Researchers led by Prof. ZHOU Wu from the University of Chinese Academy of Sciences (UCAS) and Prof. Sokrates T. Pantelides of Vanderbilt University have pushed the sensitivity of single-atom vibrational spectroscopy to the chemical-bonding-configuration extreme, which is critical for understanding the correlation of lattice vibrational properties with local atomic configurations in materials.
Using a combination of experimental and theoretical approaches, the researchers demonstrated the effect of chemical-bonding configurations and the atomic mass of impurity atoms on local vibrational properties at the single-atom level. The study was published in Nature Materials.
In this study, the researchers investigated the atomic vibrations of two types of silicon (Si) point defects in monolayer graphene: the Si-C3 defect, which arises from the substitution of one carbon (C) atom by a Si atom and forms an atomic defect with three bonds with nearest-neighboring C atoms; and the Si-C4 defect, which forms when two C atoms are substituted by one Si atom and results in a defect with four bonds.
The Si-C4 defect produced stronger vibrational signals than the Si-C3 defect in the energy-loss region around 100 meV, suggesting unique vibrational modes for the two defect configurations of the same impurity, according to the researchers.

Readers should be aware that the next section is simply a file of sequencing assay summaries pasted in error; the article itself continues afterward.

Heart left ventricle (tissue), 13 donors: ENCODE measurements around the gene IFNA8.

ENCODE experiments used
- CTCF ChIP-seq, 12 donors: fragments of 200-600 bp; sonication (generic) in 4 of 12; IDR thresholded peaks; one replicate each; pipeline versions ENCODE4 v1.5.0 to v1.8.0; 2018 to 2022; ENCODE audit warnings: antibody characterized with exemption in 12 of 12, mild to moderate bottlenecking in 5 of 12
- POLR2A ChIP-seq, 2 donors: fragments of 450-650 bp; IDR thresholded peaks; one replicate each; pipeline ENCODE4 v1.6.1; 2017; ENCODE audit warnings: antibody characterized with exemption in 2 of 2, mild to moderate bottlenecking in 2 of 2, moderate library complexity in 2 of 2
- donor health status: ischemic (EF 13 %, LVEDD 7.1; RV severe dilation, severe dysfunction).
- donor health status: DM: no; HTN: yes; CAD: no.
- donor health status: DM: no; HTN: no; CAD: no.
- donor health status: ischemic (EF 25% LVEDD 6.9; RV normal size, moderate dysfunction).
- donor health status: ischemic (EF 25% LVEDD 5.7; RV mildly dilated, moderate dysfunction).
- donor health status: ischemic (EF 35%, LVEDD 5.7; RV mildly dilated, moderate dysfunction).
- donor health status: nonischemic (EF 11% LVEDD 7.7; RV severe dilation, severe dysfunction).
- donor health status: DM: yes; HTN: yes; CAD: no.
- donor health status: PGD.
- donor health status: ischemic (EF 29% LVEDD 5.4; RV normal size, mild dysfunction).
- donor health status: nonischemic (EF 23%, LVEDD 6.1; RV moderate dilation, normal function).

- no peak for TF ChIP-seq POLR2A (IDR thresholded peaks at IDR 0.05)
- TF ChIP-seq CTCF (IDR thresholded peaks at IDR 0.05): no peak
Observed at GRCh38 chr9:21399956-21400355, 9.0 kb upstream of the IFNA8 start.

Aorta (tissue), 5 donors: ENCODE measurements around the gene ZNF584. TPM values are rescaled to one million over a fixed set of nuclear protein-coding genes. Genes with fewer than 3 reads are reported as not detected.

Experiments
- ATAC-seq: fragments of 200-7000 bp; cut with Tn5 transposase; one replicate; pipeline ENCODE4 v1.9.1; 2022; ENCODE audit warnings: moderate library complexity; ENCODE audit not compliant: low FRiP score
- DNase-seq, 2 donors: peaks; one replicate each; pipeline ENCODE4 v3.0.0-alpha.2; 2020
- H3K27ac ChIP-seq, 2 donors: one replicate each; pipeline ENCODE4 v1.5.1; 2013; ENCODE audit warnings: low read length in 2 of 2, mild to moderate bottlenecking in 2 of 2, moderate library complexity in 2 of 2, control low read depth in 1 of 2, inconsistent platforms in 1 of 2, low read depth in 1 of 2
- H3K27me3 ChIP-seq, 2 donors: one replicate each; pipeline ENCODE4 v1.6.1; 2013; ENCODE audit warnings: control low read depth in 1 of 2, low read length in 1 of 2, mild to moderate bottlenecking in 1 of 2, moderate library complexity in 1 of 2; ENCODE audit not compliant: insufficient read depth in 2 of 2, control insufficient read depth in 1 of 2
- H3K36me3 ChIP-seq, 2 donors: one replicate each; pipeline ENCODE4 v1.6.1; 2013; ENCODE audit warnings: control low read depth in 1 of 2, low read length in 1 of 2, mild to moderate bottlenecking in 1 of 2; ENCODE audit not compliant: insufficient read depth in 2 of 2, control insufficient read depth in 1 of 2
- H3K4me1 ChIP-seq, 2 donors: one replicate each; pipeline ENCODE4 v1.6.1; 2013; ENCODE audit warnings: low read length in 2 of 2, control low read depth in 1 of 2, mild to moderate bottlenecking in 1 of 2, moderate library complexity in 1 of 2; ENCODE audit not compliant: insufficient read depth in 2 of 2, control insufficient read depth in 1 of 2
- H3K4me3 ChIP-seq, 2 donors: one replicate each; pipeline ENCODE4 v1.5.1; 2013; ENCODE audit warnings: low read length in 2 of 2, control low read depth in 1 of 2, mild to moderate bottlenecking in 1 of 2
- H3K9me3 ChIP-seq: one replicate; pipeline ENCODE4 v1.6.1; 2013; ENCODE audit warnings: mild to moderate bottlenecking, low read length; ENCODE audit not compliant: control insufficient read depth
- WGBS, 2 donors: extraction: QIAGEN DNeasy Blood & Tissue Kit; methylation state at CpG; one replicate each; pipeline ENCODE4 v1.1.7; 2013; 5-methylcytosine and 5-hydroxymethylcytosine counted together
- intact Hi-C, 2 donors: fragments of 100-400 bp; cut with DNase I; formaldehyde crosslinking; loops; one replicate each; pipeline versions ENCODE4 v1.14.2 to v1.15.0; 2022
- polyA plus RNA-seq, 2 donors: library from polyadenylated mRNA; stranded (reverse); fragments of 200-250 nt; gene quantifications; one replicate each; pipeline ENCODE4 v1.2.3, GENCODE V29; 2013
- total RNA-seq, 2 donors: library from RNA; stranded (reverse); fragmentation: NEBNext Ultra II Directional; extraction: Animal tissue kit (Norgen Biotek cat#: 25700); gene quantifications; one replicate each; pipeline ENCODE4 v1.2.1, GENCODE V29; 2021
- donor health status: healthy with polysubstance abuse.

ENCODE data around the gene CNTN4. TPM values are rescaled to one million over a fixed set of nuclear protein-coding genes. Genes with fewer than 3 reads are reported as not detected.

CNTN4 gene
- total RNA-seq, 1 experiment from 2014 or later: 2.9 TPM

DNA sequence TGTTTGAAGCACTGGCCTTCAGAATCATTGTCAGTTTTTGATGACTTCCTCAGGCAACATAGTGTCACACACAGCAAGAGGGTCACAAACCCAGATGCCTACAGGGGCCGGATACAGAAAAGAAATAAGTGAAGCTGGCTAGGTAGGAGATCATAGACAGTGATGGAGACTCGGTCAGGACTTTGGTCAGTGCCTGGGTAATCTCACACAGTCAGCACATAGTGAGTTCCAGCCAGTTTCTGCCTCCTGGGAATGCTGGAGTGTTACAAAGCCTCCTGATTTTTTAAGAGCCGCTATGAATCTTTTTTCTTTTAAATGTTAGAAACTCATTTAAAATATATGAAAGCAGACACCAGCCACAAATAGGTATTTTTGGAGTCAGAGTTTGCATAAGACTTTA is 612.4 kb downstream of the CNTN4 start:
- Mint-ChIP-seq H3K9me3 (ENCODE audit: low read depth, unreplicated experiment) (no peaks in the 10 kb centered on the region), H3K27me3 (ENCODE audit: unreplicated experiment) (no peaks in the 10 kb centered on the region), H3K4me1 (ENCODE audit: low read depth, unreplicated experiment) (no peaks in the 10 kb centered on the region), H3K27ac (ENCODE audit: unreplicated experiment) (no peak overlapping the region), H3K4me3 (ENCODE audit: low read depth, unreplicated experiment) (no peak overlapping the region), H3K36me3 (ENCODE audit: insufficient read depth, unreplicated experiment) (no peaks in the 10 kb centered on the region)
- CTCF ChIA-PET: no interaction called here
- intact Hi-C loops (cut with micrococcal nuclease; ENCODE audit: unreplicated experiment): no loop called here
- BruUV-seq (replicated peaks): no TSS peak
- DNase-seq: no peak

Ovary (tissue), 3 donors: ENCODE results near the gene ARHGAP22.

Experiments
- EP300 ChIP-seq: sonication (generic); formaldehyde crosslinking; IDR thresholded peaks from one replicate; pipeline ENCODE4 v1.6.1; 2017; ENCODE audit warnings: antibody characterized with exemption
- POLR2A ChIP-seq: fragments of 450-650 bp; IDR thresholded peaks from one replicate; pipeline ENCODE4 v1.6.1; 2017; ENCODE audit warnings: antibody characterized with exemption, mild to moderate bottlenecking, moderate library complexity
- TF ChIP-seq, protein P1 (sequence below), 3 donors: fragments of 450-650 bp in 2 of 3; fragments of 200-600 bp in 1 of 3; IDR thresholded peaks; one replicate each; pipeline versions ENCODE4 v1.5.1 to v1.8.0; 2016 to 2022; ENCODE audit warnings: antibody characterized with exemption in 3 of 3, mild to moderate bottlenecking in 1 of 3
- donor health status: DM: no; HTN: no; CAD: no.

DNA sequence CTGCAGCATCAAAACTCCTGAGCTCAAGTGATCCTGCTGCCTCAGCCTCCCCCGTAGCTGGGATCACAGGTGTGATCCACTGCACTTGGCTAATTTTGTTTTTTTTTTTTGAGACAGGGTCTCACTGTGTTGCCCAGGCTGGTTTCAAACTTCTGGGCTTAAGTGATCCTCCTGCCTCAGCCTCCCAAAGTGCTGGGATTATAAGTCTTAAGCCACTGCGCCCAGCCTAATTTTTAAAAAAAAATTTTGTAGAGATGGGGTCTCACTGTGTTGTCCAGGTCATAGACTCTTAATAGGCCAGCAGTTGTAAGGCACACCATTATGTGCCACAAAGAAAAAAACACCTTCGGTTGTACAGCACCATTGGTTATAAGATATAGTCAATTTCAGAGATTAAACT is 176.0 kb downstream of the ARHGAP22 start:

To examine the extended effect of the two defects, the researchers performed an atom-by-atom analysis focusing on the carbon atoms surrounding the impurities and found that the defects only have a pronounced effect on the nearest neighboring carbon atoms. The next closest neighboring carbon atoms behave almost like typical carbon atoms in graphene.
Remarkably, the researchers found different frequency shifts of the low-energy phonon peak for the nearest neighboring carbon atoms in these two types of Si point defects with different bonding configurations. Complementing this discovery with density-functional-theory calculations, the researchers showed that the different vibrational signals of Si and the nearest neighboring C atoms result from the unique vibrational modes of the two defects, which are primarily dominated by local configurational symmetry.
They also studied another defect with a much lower mass—nitrogen (N) in the form of N-C3. In contrast to Si-C3, the vibrational variation is mainly reflected in the high-frequency peak, which accounts for most of the optical phonon modes. The nearest neighbor extension persists.
This experimental progress was made possible by considerable efforts by the UCAS team to improve the stability of their monochromated scanning transmission electron microscope (STEM) and the sensitivity of the monochromated electron energy-loss spectroscopy (EELS) measurement.
This work has pushed the sensitivity of single-atom vibrational spectroscopy in STEM to the level of chemical bonds and made precise measurements of the vibrational properties of point defects in graphene, providing insights into the defect-induced physics in two-dimensional materials.